Employers are split down the middle over whether to agree a pay deal for 500,000 construction workers, CN understands.
The latest meeting of the 2012 Construction Industry Joint Council pay talks took place last week, with agreement yet to be reached between unions and employers.
Construction union Ucatt has called for calm from workers, but promised that if a negotiated settlement cannot be reached “they would not flinch from taking appropriate action”.
The CIJC is the largest construction industry agreement covering the pay and terms of conditions of up to 500,000 workers.
It sees unions including Ucatt and Unite around the table with nine employers’ associations, such as the UK Contractors Group, Civil Engineering Contractors Association, the Home Builders Federation, along with the National Access Scaffolding Confederation, the National Association of Shopfitters and the Painting & Decorating Association.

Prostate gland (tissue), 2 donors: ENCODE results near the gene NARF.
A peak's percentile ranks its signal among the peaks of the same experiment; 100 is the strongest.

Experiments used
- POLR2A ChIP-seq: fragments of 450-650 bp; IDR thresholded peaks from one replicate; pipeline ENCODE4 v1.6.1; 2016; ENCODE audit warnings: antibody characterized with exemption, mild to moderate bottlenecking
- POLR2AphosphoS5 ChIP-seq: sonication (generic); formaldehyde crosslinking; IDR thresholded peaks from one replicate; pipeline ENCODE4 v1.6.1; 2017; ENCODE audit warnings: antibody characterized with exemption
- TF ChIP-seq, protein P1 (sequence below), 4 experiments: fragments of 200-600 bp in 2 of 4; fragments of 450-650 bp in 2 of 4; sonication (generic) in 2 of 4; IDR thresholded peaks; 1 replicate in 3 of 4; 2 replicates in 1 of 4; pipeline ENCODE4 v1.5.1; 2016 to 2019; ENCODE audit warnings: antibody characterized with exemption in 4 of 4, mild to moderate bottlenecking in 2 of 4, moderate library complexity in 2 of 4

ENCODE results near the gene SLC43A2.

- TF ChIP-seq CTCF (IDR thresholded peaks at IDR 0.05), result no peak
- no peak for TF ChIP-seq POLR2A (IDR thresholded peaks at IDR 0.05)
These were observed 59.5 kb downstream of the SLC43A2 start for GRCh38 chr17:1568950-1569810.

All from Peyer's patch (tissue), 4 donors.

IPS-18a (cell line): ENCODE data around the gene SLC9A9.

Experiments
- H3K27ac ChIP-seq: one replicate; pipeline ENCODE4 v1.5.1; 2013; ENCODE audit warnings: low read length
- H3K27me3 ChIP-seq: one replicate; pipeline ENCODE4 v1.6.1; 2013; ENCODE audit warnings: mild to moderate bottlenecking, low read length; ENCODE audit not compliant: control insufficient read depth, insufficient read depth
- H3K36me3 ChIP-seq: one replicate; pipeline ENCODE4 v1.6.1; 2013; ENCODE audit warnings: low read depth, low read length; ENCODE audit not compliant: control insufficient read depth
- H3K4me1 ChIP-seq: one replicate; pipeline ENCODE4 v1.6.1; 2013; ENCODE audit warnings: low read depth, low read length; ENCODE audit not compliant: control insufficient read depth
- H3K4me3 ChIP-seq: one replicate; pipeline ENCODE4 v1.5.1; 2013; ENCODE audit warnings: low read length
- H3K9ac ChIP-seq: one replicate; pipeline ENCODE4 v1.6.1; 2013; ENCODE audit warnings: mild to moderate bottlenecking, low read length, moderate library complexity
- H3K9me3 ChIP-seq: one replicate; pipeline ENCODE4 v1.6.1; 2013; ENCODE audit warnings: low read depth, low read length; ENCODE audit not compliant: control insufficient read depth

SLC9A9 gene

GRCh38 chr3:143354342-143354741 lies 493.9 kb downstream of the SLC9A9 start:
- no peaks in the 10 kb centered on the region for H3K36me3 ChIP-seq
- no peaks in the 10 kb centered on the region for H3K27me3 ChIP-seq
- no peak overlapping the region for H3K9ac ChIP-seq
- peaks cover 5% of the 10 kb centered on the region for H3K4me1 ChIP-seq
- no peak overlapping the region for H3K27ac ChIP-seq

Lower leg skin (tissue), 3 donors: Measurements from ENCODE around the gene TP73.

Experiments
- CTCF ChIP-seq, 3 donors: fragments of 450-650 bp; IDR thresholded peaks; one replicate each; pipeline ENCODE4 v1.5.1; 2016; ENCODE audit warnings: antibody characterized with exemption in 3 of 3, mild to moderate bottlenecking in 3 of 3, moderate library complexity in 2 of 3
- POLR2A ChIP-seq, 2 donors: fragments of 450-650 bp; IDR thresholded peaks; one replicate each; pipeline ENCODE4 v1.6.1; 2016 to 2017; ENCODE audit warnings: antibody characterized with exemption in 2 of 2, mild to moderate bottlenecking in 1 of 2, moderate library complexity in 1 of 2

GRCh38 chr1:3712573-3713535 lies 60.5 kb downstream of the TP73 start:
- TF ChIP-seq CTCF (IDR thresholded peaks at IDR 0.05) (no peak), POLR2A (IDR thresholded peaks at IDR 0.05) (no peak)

After the first meeting, employers refused a pay rise, saying industry faces more cutbacks, redundancies and liquidations – and companies are trading at negative margins “just to try and stay afloat”. The talks were adjourned until last week.
CN understands there is now a split between the larger employers, who are in favour of a deal, and the bodies representing smaller firms.
The union would not provide any details on the threat of “appropriate action”, or whether the hard core is attempting to emulate the protests seen over reforms to the M&E sector through the Building Engineering Services National Agreement(Besna).
Steve Murphy, general secretary of construction union UCATT, said: “There is growing anger among construction workers about low pay. The employers must return to the negotiating table with a decent pay offer.”
A further pay negotiation meeting has been scheduled for Tuesday (26 June).
The council agreed a pay increase of 1.5 per cent last year.